In 1993, after a six-year break, Kaczynski mailed a bomb to the home of Charles Epstein from the University of California, San Francisco. Epstein lost several fingers upon opening the package. In the same weekend, Kaczynski mailed a bomb to David Gelernter, a computer science professor at Yale University. Gelernter lost sight in one eye, hearing in one ear, and a portion of his right hand. 
In 1994, Burson-Marsteller executive Thomas Mosser was killed after opening a mail bomb sent to his home in New Jersey. In a letter to The New York Times, Kaczynski wrote he had sent the bomb because of Mosser's work repairing the public image of Exxon after the Exxon Valdez oil spill.  This was followed by the 1995 murder of Gilbert Brent Murray, president of the timber industry lobbying group California Forestry Association, by a mail bomb addressed to previous president William Dennison, who had retired. Geneticist Phillip Sharp at the Massachusetts Institute of Technology received a threatening letter shortly afterwards. 
Table of bombings Edit
|Date||State||Location||Explosion||Victim(s)||Occupation of victim(s)||Injuries|
|May 25, 1978||Illinois||Northwestern University||Yes||Terry Marker||University police officer||Minor cuts and burns|
|May 9, 1979||Yes||John Harris||Graduate student||Minor cuts and burns|
|November 15, 1979||American Airlines Flight 444 from Chicago to Washington, D.C. (explosion occurred midflight)||Yes||Twelve passengers||Multiple||Non-lethal smoke inhalation|
|June 10, 1980||Lake Forest||Yes||Percy Wood||President of United Airlines||Severe cuts and burns over most of body and face|
|October 8, 1981||Utah||University of Utah||Bomb defused||N/A||N/A||N/A|
|May 5, 1982||Tennessee||Vanderbilt University||Yes||Janet Smith||University secretary||Severe burns to hands shrapnel wounds to body|
|July 2, 1982||California||University of California, Berkeley||Yes||Diogenes Angelakos||Engineering professor||Severe burns and shrapnel wounds to hand and face|
|May 15, 1985||Yes||John Hauser||Graduate student||Loss of four fingers and severed artery in right arm partial loss of vision in left eye|
|June 13, 1985||Washington||The Boeing Company in Auburn||Bomb defused||N/A||N/A||N/A|
|November 15, 1985||Michigan||University of Michigan||Yes||James V. McConnell||Psychology professor||Temporary hearing loss|
|Yes||Nicklaus Suino||Research assistant||Burns and shrapnel wounds|
|December 11, 1985||California||Sacramento||Yes||Hugh Scrutton||Computer store owner||Death|
|February 20, 1987||Utah||Salt Lake City||Yes||Gary Wright||Computer store owner||Severe nerve damage to left arm|
|June 22, 1993||California||Tiburon||Yes||Charles Epstein||Geneticist||Severe damage to both eardrums with partial hearing loss, loss of three fingers|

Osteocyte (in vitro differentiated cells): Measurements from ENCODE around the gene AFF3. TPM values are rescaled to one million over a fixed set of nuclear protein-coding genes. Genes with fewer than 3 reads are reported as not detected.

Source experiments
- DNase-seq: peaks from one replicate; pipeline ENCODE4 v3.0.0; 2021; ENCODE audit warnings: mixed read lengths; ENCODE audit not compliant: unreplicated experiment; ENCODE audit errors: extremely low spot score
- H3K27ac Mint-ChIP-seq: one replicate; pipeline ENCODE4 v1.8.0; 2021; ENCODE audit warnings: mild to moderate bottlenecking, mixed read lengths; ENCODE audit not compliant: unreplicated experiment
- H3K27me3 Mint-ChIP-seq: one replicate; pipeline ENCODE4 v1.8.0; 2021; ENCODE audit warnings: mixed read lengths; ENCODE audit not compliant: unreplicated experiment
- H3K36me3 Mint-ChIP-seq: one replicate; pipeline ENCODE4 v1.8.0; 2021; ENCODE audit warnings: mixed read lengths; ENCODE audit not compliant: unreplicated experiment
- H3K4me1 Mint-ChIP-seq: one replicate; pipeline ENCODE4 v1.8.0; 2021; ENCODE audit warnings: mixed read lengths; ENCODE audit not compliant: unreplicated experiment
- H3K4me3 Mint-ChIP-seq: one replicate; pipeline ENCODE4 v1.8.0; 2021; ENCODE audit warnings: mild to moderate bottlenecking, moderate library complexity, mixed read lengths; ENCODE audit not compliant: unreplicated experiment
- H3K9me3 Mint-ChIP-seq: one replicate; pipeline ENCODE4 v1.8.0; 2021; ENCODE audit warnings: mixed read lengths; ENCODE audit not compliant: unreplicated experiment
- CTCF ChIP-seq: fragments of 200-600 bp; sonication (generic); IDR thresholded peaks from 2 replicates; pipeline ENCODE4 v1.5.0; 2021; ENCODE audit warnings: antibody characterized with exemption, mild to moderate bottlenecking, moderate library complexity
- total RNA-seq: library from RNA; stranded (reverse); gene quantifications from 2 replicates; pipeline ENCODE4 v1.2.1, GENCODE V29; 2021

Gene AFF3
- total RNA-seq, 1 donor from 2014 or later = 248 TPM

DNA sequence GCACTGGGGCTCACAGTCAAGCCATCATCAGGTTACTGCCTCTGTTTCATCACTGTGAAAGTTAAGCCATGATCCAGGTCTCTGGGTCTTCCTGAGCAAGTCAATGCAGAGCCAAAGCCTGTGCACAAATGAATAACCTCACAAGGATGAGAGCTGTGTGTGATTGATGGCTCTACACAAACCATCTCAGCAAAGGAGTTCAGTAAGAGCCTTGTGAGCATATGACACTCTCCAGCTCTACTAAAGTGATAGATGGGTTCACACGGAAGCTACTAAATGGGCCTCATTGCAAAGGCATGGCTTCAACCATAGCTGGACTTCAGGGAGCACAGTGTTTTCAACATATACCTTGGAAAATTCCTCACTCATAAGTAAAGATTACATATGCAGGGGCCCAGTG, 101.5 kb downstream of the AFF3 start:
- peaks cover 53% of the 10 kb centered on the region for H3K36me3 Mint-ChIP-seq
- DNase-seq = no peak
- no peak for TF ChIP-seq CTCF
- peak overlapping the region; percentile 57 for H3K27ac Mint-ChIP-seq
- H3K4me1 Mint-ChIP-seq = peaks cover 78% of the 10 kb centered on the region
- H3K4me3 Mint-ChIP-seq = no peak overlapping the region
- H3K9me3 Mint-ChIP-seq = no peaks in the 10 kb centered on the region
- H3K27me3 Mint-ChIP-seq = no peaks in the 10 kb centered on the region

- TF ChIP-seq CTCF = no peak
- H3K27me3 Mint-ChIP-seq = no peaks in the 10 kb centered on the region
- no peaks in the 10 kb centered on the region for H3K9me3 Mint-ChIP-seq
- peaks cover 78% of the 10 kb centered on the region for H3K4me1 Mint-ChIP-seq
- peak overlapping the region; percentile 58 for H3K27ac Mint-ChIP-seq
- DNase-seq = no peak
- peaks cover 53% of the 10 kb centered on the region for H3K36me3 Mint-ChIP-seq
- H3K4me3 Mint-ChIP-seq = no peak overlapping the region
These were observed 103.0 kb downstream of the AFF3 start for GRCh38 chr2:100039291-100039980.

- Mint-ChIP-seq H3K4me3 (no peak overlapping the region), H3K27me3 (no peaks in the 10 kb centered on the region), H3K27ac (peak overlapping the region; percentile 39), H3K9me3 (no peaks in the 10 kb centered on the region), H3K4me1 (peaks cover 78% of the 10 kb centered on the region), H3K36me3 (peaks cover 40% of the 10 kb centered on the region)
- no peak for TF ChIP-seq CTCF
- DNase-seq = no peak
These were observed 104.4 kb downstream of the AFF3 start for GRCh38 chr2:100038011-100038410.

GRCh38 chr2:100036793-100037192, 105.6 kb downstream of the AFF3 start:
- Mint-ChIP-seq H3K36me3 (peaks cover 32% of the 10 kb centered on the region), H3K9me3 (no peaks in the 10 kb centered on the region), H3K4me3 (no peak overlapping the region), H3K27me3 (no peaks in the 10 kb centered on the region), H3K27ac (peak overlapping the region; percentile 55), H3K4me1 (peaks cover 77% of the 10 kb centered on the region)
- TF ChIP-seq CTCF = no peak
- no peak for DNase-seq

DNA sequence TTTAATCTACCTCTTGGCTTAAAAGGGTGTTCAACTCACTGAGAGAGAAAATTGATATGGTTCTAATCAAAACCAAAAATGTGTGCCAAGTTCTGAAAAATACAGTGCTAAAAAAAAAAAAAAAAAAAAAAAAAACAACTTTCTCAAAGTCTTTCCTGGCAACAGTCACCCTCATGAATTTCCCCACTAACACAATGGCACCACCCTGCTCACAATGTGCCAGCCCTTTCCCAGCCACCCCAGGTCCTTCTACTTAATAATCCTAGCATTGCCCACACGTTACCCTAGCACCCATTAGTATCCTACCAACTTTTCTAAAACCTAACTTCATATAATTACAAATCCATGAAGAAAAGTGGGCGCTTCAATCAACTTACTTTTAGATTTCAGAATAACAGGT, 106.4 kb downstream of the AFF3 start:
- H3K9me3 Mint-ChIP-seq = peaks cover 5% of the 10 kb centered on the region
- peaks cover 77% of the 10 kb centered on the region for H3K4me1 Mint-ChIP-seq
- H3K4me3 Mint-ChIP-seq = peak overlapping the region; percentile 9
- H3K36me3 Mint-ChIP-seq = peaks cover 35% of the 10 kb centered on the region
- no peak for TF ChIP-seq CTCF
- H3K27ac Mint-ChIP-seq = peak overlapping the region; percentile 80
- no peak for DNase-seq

|June 24, 1993||Connecticut||Yale University||Yes||David Gelernter||Computer science professor||Severe burns and shrapnel wounds, damage to right eye, loss of right hand|
|December 10, 1994||New Jersey||North Caldwell||Yes||Thomas J. Mosser||Advertising executive||Death|
|April 24, 1995||California||Sacramento||Yes||Gilbert Brent Murray||Timber industry lobbyist||Death|
|References:  |
In 1995, Kaczynski mailed several letters to media outlets outlining his goals and demanding a major newspaper print his 35,000-word essay Industrial Society and Its Future (dubbed the "Unabomber manifesto" by the FBI) verbatim.   He stated he would "desist from terrorism" if this demand was met.    There was controversy as to whether the essay should be published, but Attorney General Janet Reno and FBI Director Louis Freeh recommended its publication out of concern for public safety and in the hope that a reader could identify the author. Bob Guccione of Penthouse volunteered to publish it. Kaczynski replied Penthouse was less "respectable" than The New York Times and The Washington Post, and said that, "to increase our chances of getting our stuff published in some 'respectable' periodical", he would "reserve the right to plant one (and only one) bomb intended to kill, after our manuscript has been published" if Penthouse published the document instead of The Times or The Post.  The Washington Post published the essay on September 19, 1995.  
Kaczynski used a typewriter to write his manuscript, capitalizing entire words for emphasis in lieu of italics. He always referred to himself as either "we" or "FC" ("Freedom Club"), though there is no evidence that he worked with others. Donald Wayne Foster analyzed the writing at the request of Kaczynski's defense team in 1996 and noted that it contained irregular spelling and hyphenation, along with other linguistic idiosyncrasies. This led him to conclude that Kaczynski was its author.